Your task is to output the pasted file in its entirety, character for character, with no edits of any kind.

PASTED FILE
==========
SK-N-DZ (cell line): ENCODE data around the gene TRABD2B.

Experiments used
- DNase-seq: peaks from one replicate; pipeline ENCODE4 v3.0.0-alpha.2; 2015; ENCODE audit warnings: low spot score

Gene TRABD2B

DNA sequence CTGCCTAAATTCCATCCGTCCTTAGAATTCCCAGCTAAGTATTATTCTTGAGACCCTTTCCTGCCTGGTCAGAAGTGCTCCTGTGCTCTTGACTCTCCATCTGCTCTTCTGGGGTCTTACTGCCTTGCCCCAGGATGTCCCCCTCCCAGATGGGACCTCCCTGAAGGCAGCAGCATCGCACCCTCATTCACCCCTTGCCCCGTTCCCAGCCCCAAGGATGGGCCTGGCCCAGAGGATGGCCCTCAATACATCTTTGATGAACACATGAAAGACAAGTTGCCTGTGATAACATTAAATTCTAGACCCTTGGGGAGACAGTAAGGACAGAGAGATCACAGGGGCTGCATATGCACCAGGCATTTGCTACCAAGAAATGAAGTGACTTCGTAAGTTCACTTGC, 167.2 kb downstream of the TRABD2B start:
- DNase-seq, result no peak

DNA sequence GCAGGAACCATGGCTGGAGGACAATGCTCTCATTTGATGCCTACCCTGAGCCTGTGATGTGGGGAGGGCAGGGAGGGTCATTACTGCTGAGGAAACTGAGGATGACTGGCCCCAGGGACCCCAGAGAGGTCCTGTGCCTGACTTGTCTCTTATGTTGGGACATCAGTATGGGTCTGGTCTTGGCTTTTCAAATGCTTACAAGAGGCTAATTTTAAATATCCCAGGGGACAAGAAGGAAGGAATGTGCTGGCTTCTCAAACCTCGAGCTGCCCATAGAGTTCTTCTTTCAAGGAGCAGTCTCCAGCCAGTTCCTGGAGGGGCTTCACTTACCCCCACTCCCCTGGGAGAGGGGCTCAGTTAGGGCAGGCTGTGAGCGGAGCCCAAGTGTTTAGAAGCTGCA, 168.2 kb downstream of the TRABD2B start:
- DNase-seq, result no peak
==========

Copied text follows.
SK-N-DZ (cell line): ENCODE data around the gene TRABD2B.

Experiments used
- DNase-seq: peaks from one replicate; pipeline ENCODE4 v3.0.0-alpha.2; 2015; ENCODE audit warnings: low spot score

Gene TRABD2B

DNA sequence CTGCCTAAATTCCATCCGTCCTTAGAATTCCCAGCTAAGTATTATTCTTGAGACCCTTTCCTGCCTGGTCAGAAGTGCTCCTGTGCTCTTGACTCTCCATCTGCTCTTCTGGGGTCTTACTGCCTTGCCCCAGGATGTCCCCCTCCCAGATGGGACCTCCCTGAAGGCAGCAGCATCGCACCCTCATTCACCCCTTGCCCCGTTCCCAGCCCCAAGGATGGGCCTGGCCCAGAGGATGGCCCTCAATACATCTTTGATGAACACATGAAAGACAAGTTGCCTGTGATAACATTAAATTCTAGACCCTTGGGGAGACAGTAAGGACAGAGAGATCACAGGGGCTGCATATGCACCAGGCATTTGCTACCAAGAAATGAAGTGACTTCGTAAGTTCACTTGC, 167.2 kb downstream of the TRABD2B start:
- DNase-seq, result no peak

DNA sequence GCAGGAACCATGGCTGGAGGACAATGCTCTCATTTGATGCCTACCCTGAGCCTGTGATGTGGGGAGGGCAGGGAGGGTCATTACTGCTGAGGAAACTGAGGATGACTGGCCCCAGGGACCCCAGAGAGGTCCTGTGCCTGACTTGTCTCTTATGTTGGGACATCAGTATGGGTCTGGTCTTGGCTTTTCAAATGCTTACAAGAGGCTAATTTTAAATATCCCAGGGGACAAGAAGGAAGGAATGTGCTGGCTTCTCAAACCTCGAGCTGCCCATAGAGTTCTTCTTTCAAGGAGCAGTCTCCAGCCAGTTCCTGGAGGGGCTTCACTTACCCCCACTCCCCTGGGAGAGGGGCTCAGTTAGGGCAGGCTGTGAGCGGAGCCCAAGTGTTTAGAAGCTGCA, 168.2 kb downstream of the TRABD2B start:
- DNase-seq, result no peak